Abstract: Energy is essential to economic prosperity and quality of life. However it can have detrimental effects on the environment if not used properly. Moreover, if energy resources are scarce in a given country, then its use will impose economic and financial burdens on the national economy. The cement industry is energy-intensive, which adds a micro dimension to the macro issues mentioned above. Reducing energy consumption without due consideration to production requirements is not an optimal situation. What is needed is to arrive at a situation whereby energy is used rationally. The concept of rational use of energy has two embedded principles. The first is increased energy-use efficiency and the second is environmental protection. Jordan Cement Factories (JCF), located in a developing country where energy resources are not indigenously available and, therefore, costly energy requirements are imported, have realised the importance of addressing the energy management and conservation issues. This thesis describes the efforts initiated and conducted by the author, to address the research problem of improving energy usage through the application of effective management techniques aimed at reducing energy consumption per unit of cement produced. This present research has been concerned with energy management and efficient use of energy. The Jordan Cement Factories were used as a vehicle to demonstrate the proposed research methodology that aimed at improving energy consumption and thus operational efficiency. The methodology is based on establishing statistically significant relationships between interacting problem factors, and assessing the economic impact of improving these factors. Economic evaluation entailed the development of economic models and an application methodology combined with illustrative case studies. Consequently, the problem of energy management has been presented in a wider perspective that addressed the whole management system at the organisation. Towards that end, it was first necessary to show the significance of energy cost with respect to the overall manufacturing costs. The analysis of production costs, which demonstrated the significance of energy costs, was followed by the investigation and examination of the basic management factors that have direct impact on energy consumption at the JCF. Among these factors are, for instance, production line availability, production rate, average number of stoppages, and average duration of stoppages. These factors were determined using preliminary data analysis and the experience and technical knowledge of the researcher. The statistical analysis proved the existence of strong relationships between energy consumption and management factors. Several models were developed for a set of selected production lines, in the JFC at Fuhais and Rashadiya plants. These statistical models were generated using actual data for electrical energy and fuel consumption. The derived models have demonstrated the existence of strong relationships between energy consumption and management control factors; for instance, the values of R2 range from 60% to 90%. This implies that an equivalent percentage of the variations in energy consumption can be attributed to the selected management factors. The economic model developed in this research is concerned with demonstrating that effective management practices associated with proper maintenance and housekeeping can result in highly significant savings in energy usage. Although a simplistic methodology was used to evaluate the economic impact of any improvement programme, the economic treatment showed that the cost of improvement is actually negligible compared to the realisable savings in energy usage. The research has dealt with the details of developing a coherent energy management model whose objective is to establish transformational management processes of certain high-level management factors into daily operations and controls. The high-level management .factors are the same factors used as independent variables in the statistical and economic models, which statistically proved to be the major factors affecting the energy consumption at JCF. The research has also presented a detailed analysis of the organisational and procedural aspects of energy management with concentration on management functions, especially planning, controlling, executing, organising, and auditing. A detailed mapping and analysis of these functions as the main components of an Energy Management System (EMS) resulted in establishing job descriptions, organisational charts, work instructions and procedures for all-important functions of the EMS. The type of work described in this thesis could be extrapolated for application in other industries, particularly energy-intensive ones, to arrive at the objective of rational use of energy at the national and international levels. Comprehensive studies would need to be carried out for each type of industry prior to implementation. The cost benefit analysis presented in this research proved, beyond any doubt, the importance of implementing the EMS in JCF. As a result of this implementation it is demonstrated that huge annual savings were realised. Finally, as a result of improving energy control factors, introducing energy conservation measures and employing management techniques at JCF to guarantee the effectiveness of all such activities, resulted in an annual savings amount to about USS 3.5 million. Therefore, if the same or similar actions are undertaken by all cement, or other highly energy intensive industries then the savings could reach billions of dollars.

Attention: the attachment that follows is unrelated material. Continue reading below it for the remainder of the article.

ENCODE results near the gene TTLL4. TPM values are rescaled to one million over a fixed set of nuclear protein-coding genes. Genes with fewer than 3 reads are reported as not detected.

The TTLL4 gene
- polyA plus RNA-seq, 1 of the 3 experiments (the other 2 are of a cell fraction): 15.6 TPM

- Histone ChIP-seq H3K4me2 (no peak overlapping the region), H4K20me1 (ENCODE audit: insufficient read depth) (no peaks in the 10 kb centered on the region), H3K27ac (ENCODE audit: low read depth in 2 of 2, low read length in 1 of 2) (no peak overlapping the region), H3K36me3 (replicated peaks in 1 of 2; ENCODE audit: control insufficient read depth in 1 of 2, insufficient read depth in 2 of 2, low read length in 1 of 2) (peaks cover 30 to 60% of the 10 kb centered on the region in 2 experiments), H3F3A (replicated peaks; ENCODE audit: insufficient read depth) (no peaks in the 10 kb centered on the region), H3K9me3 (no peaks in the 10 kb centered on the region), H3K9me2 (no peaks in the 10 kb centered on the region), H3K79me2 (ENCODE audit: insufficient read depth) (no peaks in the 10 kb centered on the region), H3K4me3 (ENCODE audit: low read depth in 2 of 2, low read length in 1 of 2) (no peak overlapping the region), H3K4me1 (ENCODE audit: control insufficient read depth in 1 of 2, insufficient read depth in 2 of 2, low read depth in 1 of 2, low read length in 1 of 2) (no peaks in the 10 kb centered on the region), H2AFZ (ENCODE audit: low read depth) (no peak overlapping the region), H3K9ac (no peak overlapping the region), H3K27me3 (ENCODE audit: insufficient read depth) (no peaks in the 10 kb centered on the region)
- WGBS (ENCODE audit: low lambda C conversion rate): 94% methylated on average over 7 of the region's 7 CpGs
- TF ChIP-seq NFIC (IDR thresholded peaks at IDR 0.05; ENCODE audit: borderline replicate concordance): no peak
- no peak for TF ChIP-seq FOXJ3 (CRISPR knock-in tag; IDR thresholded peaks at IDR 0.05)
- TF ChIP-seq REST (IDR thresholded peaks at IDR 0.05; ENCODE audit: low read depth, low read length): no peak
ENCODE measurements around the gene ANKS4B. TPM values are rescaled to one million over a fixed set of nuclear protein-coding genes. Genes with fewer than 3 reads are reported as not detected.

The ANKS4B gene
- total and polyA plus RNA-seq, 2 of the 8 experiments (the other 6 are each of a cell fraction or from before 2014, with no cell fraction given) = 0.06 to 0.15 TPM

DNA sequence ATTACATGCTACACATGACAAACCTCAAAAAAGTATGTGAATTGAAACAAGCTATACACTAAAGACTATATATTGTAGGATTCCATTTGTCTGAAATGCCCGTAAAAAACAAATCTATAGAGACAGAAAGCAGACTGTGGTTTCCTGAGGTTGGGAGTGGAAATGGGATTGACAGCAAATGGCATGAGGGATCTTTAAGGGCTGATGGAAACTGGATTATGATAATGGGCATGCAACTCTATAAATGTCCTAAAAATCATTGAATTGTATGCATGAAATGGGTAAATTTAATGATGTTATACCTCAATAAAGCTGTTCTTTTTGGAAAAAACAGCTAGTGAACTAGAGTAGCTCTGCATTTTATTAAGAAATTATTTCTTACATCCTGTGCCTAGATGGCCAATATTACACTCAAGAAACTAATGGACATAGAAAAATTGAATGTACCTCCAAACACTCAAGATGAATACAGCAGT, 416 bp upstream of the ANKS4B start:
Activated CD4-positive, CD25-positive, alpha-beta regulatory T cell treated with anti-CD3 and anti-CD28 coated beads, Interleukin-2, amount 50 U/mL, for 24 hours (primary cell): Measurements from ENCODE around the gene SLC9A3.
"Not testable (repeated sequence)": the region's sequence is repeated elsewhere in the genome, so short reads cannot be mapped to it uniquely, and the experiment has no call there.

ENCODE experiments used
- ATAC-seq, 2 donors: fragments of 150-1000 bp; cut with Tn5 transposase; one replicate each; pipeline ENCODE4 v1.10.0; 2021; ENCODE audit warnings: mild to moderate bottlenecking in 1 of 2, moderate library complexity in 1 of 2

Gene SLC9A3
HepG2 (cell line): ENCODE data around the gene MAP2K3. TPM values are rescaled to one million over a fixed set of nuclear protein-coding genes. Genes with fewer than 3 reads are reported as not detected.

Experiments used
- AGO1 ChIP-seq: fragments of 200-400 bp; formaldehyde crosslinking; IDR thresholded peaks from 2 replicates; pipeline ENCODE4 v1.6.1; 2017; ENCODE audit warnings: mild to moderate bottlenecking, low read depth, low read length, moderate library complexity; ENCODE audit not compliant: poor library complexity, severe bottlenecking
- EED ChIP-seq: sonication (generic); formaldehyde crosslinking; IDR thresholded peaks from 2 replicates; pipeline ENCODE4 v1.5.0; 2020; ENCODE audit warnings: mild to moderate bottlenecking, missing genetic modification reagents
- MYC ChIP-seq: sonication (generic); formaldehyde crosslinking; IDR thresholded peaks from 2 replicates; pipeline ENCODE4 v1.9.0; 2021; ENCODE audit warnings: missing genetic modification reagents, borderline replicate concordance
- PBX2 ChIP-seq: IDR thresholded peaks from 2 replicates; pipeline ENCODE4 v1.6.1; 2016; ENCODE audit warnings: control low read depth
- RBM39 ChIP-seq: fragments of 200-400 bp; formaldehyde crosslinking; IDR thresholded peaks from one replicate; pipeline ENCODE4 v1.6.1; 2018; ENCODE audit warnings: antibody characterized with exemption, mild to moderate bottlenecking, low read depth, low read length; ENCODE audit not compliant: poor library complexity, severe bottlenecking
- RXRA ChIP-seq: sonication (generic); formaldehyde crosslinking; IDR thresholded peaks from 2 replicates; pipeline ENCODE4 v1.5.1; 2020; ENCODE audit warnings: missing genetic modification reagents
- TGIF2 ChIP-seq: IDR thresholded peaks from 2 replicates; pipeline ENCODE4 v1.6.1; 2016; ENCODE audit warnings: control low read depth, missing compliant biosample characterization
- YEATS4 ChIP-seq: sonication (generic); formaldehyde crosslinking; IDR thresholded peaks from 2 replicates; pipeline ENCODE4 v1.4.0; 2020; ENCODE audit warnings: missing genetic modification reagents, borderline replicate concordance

Type: Thesis or Dissertation
Affiliation: Stirling Management School
Department of Management and Organization